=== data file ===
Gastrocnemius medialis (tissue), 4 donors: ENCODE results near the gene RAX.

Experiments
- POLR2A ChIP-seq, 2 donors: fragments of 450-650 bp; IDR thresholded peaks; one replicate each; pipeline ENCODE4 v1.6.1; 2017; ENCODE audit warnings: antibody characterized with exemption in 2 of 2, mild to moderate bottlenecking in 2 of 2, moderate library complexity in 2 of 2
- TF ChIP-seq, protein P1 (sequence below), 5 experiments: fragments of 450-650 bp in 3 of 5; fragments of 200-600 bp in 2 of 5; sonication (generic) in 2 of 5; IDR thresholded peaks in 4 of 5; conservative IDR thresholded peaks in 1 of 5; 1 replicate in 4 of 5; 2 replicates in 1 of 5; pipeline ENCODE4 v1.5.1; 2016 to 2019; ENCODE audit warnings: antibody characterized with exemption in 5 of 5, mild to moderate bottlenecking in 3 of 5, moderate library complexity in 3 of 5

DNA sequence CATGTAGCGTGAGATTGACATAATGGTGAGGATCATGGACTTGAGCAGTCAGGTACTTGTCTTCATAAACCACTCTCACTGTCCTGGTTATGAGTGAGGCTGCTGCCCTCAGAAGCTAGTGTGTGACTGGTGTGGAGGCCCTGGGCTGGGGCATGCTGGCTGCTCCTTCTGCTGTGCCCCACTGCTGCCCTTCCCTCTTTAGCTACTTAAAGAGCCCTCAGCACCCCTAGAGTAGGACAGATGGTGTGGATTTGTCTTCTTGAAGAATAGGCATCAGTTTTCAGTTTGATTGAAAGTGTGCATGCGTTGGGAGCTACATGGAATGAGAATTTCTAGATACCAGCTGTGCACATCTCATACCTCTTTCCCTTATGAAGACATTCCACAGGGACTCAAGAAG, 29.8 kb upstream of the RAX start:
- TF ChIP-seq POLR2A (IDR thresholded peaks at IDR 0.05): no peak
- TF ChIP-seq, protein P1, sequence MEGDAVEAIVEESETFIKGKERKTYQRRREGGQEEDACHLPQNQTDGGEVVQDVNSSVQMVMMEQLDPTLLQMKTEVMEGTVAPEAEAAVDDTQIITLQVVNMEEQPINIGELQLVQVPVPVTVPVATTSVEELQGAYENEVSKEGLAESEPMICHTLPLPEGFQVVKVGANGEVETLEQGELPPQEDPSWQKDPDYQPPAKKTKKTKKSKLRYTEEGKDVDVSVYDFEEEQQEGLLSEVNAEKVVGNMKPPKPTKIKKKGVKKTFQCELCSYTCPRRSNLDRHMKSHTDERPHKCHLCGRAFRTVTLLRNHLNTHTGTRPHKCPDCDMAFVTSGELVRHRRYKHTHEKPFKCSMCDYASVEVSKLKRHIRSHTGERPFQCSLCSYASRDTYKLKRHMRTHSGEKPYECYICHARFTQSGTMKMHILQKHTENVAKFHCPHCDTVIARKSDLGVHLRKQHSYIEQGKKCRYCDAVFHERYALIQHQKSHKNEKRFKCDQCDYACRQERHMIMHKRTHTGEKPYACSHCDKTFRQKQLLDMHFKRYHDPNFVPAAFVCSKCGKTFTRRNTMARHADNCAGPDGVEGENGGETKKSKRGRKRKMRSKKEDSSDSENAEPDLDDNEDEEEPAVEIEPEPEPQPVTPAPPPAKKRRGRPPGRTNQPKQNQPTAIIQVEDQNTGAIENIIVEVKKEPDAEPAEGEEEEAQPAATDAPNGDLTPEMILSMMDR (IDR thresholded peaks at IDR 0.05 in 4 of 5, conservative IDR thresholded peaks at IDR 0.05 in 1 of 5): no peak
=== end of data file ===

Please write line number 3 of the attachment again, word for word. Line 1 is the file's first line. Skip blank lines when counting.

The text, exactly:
- POLR2A ChIP-seq, 2 donors: fragments of 450-650 bp; IDR thresholded peaks; one replicate each; pipeline ENCODE4 v1.6.1; 2017; ENCODE audit warnings: antibody characterized with exemption in 2 of 2, mild to moderate bottlenecking in 2 of 2, moderate library complexity in 2 of 2